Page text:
Tejashwi Yadav with other Mahagathbandhan leaders
Tejashwi Yadav with other Mahagathbandhan leaders
File Photo

As the third and last phase of the Bihar Assembly elections 2020 concluded this evening, all eyes were on the exit poll projections, put out by research firms and various agencies, to get a clear picture of the likely poll outcome.

According to the forecasts, which were based on responses of people who have cast their votes, the exit polls have basically surmised that there is but a slight margin of victory for the Mahagathbandhan (Grand Alliance), under the leadership of RJD leader Tejashwi Yadav, over the ruling National Democratic Alliance (NDA) of Chief Minister Nitish Kumar's Janata Dal (United) (JD-U) and the Bharatiya Janata Party (BJP).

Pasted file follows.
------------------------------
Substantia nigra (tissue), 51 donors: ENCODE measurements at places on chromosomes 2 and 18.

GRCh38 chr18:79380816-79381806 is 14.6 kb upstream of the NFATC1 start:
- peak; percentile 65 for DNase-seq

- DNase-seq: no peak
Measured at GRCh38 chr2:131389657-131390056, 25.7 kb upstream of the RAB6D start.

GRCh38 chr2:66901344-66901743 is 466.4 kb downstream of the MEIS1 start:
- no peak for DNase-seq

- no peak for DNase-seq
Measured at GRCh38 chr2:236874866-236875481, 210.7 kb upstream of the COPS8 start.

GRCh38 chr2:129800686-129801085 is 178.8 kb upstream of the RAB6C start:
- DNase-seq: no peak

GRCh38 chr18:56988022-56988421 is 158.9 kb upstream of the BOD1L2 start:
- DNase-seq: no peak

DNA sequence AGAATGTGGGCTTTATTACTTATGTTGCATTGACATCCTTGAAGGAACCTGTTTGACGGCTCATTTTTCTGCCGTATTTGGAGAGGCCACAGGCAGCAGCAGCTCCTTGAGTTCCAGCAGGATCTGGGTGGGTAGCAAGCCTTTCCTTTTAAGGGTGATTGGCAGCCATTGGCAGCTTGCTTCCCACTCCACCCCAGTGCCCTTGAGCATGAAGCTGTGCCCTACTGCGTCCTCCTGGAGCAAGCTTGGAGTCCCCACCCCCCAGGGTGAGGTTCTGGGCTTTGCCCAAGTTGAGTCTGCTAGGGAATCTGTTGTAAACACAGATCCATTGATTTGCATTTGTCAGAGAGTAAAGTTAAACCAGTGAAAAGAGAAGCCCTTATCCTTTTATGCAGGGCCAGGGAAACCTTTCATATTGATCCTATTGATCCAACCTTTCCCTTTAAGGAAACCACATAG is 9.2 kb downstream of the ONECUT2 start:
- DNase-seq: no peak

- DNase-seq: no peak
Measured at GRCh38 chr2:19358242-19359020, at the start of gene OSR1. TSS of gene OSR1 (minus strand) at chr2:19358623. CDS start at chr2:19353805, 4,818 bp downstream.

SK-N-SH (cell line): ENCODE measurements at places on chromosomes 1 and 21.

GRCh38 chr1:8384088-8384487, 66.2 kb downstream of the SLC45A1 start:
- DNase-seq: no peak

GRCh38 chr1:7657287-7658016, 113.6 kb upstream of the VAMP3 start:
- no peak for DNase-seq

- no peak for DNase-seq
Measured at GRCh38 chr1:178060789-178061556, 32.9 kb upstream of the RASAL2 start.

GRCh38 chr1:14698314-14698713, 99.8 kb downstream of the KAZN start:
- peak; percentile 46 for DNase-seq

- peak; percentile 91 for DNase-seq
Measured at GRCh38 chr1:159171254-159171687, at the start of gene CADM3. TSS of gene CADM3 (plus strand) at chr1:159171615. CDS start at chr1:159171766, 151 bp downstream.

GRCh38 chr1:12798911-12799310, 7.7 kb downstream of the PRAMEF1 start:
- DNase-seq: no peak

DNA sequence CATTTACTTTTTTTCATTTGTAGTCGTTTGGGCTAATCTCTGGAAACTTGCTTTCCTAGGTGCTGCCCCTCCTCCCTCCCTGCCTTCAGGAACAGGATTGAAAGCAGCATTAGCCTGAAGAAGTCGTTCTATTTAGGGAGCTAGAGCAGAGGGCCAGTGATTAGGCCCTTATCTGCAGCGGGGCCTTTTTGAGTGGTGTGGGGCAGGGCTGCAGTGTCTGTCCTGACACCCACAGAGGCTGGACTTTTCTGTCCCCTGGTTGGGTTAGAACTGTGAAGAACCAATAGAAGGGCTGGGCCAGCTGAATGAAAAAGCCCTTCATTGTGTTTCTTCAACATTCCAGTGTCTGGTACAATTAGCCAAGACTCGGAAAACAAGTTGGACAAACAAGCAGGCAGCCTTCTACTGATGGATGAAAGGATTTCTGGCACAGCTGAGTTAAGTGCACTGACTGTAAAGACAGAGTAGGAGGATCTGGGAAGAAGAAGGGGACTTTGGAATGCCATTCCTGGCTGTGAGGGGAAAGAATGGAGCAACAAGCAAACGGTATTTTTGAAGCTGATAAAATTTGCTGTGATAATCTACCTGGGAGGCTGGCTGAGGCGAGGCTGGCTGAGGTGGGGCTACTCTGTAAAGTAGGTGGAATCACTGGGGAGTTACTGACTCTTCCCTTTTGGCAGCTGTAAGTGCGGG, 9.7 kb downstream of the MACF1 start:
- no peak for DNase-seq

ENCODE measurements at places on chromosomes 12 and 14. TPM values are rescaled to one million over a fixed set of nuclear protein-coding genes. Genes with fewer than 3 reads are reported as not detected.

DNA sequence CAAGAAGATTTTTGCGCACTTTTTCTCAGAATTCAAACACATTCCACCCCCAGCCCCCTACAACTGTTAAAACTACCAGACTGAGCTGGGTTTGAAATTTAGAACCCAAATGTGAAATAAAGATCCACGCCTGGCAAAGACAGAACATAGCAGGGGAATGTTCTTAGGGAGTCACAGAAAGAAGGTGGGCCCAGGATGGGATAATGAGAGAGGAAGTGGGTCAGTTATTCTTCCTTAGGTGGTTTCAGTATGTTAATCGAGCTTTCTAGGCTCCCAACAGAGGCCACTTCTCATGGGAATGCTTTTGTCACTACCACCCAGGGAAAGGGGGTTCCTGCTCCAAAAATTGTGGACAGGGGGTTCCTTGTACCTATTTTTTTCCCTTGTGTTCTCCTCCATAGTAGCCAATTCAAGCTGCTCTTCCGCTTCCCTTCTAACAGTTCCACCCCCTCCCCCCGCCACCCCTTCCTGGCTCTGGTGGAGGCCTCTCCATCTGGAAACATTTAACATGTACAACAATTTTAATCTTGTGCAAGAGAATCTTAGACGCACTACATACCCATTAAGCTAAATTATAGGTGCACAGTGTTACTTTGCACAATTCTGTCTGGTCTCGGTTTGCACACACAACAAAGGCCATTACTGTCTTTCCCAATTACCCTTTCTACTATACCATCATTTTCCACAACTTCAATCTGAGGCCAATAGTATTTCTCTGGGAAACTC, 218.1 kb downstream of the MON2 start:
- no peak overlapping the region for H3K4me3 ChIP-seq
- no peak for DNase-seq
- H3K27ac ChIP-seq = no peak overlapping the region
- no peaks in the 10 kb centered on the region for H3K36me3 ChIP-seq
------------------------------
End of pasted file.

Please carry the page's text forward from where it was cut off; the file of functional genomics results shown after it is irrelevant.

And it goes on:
However, the edge is so close that there might likely be a hung assembly, according to the seat tally and vote percentage of all the parties.

Here are the five primary takeaways from the Bihar Exit Polls 2020:

Mood for 'parivartan'

If there is one thing that is clear from the Bihar exit poll projections, it is that the BJP may possibly have backed the wrong horse in this race and that the JD(U) might, ironically, drag the BJP down.

The National Democratic Alliance (NDA) is the ruling coalition in the state, which is governed by chief minister Nitish Kumar.